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    To see where the law is heading in 2024, it is worth looking at privacy litigation and enforcement trends from last year, where we saw a focus on General Data Protection Regulation regulatory enforcement actions in the U.K. and EU, and class actions brought by private plaintiffs in the U.S., say lawyers at Morgan Lewis.

  • Companies Should Beware Greater Scrutiny Of Subscriptions

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    The New York Attorney General's Office has been utilizing a severe interpretation of the law in enforcement against subscription services, as demonstrated in last month's Sirius XM complaint and Cerebral settlement — and this focus is representative of heightened subscription scrutiny in other states and at the federal level, say attorneys at Venable.

  • Uncharted Waters Ahead For FCA Litigation In 2024

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    Following a year of significant court decisions, settlements, recoveries and proposed amendments, 2024 promises to be a lively year for False Claims Act actions and litigation, and one that will hopefully provide more clarity as FCA jurisprudence evolves, say attorneys at Crowell & Moring.

  • Takeaways From FTC Children's Privacy Rule Proposal

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    The Federal Trade Commission’s recently issued and long-awaited proposed revisions to its Children's Online Privacy Protection Rule are not as seismic as might have been expected under current leadership, and show that the agency's COPPA rulemaking is far from over, says Phyllis Marcus at Hunton.

  • Series

    Baking Bread Makes Me A Better Lawyer

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    After many years practicing law, and a few years baking bread, I have learned that there are a few keys to success in both endeavors, including the assembly of a nourishing and resilient culture, and the ability to learn from failure and exercise patience, says Rick Robinson at Reed Smith.

  • 3 Key Class Action Trends To Use As Guidance In 2024

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    Telephone Consumer Protection Act, privacy and false advertising class actions saw significant shifts last year — including a trend toward expanding the application of preexisting laws to current technologies — that businesses should keep in mind to navigate the class action landscape in 2024, say attorneys at Mintz.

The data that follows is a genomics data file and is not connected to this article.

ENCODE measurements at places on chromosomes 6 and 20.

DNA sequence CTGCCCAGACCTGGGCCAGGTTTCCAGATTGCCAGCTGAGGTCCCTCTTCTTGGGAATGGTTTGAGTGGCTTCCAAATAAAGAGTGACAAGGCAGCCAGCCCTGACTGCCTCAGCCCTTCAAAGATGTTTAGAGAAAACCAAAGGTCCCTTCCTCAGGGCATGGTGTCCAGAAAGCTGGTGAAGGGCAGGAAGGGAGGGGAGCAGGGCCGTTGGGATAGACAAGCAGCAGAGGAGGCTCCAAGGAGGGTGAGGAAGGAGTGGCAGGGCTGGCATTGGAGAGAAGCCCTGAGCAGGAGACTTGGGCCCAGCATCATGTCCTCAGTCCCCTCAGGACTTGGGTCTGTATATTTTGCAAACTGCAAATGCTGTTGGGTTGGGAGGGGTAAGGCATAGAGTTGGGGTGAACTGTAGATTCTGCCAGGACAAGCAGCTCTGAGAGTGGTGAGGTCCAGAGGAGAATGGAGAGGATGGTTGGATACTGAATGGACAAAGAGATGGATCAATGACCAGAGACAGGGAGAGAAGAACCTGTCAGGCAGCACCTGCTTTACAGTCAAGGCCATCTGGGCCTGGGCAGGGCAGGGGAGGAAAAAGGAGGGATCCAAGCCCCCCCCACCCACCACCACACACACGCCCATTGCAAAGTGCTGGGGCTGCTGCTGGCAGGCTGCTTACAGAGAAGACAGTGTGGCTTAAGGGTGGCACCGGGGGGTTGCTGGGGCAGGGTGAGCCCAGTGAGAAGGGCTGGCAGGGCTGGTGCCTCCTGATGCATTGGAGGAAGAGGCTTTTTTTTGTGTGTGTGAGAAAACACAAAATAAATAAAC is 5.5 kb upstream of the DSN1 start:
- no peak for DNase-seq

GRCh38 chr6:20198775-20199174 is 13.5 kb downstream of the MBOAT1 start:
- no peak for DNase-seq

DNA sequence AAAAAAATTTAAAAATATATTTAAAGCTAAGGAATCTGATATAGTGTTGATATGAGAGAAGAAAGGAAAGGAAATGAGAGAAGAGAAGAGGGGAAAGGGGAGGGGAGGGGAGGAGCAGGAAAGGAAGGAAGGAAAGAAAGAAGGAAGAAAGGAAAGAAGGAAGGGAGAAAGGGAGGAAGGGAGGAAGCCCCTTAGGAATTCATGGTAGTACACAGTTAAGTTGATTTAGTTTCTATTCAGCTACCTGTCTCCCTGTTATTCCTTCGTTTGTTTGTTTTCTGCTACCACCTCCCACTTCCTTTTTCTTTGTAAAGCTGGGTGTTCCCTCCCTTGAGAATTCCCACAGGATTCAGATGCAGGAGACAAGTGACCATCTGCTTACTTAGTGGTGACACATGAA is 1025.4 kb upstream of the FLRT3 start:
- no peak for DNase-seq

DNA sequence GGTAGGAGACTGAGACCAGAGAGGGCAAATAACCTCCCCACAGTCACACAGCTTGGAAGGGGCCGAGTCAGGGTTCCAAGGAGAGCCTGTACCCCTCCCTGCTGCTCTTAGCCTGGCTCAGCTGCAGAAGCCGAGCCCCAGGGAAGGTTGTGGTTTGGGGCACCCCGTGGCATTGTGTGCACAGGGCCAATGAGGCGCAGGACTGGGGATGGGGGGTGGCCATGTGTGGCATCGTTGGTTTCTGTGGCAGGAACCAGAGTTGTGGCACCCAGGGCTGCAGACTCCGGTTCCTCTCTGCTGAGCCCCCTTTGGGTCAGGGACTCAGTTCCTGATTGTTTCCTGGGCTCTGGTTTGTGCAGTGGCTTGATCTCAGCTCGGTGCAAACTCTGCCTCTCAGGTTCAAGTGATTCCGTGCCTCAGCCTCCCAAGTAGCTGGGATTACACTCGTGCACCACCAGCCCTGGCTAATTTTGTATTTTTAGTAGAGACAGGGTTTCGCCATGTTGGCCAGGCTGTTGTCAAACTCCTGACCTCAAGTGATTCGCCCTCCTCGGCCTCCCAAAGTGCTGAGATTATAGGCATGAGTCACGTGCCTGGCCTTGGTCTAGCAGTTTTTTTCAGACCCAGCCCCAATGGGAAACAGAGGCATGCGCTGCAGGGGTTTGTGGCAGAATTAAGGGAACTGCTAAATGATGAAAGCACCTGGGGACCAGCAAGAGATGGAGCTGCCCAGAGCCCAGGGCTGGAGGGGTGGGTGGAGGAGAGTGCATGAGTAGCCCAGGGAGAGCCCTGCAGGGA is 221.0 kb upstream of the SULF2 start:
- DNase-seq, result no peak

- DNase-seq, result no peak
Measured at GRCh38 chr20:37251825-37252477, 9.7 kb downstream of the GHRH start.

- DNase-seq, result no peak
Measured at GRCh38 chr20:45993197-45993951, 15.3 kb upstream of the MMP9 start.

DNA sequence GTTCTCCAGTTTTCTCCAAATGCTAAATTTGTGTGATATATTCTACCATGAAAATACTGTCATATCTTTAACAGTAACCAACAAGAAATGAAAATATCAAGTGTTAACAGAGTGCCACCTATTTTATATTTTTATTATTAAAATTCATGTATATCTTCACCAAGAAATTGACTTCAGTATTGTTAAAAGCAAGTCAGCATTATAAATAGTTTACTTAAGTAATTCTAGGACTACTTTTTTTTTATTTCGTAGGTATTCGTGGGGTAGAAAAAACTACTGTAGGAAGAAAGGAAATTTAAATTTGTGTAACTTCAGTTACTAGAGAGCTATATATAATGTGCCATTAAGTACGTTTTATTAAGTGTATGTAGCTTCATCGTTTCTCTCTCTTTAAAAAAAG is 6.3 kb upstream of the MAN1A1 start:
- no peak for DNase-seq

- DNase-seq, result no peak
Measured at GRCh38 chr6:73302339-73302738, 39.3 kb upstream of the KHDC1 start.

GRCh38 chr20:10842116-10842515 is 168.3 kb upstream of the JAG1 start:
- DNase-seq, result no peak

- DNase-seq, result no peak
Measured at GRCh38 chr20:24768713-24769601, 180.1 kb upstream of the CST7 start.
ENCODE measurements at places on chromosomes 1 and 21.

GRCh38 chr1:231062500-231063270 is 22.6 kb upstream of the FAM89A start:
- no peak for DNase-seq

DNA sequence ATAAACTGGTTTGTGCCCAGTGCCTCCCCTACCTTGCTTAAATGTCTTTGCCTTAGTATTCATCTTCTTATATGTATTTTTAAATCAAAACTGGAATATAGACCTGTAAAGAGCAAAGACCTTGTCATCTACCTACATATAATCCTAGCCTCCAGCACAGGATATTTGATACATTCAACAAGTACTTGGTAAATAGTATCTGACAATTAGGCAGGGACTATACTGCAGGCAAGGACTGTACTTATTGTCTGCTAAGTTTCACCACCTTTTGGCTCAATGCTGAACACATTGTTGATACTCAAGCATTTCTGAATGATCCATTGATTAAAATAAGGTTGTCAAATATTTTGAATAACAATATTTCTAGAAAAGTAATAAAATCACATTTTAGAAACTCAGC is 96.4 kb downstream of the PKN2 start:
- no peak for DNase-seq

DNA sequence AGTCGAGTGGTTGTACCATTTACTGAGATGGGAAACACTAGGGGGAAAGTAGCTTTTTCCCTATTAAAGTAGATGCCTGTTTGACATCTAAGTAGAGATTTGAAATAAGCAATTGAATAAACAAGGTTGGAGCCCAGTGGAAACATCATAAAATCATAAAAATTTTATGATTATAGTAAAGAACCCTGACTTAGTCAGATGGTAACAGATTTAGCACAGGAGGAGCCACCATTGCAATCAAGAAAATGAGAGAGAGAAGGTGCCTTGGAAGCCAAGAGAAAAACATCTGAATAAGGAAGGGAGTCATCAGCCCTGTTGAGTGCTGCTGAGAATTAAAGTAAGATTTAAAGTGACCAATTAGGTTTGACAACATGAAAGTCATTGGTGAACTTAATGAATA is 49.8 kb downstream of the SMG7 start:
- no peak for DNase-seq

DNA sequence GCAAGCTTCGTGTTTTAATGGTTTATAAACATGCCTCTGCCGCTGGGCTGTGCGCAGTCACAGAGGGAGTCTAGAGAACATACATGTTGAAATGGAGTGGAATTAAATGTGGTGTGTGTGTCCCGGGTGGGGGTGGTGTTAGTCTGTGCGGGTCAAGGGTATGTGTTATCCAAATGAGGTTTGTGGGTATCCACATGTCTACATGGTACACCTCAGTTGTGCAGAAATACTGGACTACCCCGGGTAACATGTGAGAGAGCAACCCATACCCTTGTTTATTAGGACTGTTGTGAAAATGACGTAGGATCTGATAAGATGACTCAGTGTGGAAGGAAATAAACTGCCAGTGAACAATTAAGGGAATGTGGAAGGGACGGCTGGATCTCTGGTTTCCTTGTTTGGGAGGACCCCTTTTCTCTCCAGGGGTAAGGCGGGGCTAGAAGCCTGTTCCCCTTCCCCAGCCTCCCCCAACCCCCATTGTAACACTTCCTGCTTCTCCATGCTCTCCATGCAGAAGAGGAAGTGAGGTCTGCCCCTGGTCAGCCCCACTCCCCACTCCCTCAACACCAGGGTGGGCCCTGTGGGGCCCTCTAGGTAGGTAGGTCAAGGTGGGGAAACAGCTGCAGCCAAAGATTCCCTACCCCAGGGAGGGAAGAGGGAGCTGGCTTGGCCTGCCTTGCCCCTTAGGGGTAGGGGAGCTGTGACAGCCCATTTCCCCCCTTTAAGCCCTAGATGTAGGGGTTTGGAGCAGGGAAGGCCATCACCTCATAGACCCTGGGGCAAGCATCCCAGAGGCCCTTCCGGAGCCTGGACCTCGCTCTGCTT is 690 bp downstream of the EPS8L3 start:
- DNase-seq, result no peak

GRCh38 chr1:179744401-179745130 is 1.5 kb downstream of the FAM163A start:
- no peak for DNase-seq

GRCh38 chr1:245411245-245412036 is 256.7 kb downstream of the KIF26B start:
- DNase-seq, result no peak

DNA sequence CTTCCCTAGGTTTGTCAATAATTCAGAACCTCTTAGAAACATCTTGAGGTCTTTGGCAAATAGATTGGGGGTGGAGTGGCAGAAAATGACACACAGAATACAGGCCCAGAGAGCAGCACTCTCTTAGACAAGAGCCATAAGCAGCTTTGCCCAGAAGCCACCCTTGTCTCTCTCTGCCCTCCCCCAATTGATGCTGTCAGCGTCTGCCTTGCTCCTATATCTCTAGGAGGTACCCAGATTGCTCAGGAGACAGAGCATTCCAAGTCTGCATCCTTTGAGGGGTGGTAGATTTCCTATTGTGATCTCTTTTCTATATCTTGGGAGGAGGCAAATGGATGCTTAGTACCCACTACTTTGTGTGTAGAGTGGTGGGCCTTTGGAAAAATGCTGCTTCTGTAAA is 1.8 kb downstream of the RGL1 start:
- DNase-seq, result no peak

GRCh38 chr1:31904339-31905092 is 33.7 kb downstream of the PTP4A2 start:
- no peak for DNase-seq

• Federal Courts And AI Standing Orders: Safety Or Overkill?

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    Several district court judges have issued standing orders regulating the use of artificial intelligence in their courts, but courts should consider following ordinary notice and comment procedures before implementing sweeping mandates that could be unnecessarily burdensome and counterproductive, say attorneys at Curtis.

  • Series

    NY Banking Brief: All The Notable Legal Updates In Q4

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    New York's banking and financial sector saw a number of notable regulatory and legislative changes in the final quarter of 2023, including guidance on climate risks and heightened cybersecurity protocols issued by the New York State Department of Financial Services, as well as final revisions to virtual currency listings in the state, say attorneys at WilmerHale.

  • How Data Brokers Can Prep For Calif. Delete Act Compliance

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    As California Delete Act obligations approach in late January, data brokers should proactively assess and scrutinize their compliance with the act, taking proactive measures to mitigate potential risks associated with noncompliance, say Goli Mahdavi and Gabrielle Harwell at BCLP.

  • How 4 State AGs Are Shaping Data Privacy Compliance

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    As the landscape of state data privacy laws continues to grow across the nation, understanding how state attorneys general — such as in California, Colorado, Connecticut and Virginia — are thinking about these laws is critical to begin forecasting how enforcement will play out, say Michelle Kallen and Daniel Echeverri at Jenner & Block.

  • 7 E-Discovery Predictions For 2024 And Beyond

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    The legal and technical issues of e-discovery now affect virtually every lawsuit, and in the year to come, practitioners can expect practices and policies to evolve in a number of ways, from the expanded use of relevancy redactions to mandated information security provisions in protective orders, say attorneys at Littler.

  • DOD's Proposed Cyber Rule: What Contractors Must Know

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    A review of the U.S. Department of Defense's recently published Cybersecurity Maturity Model Certification proposed rule, requiring independent third-party cybersecurity assessments for many defense contractors, suggests that there will be a competitive advantage to prompt demonstration of full compliance with the rule, says Robert Metzger at Rogers Joseph.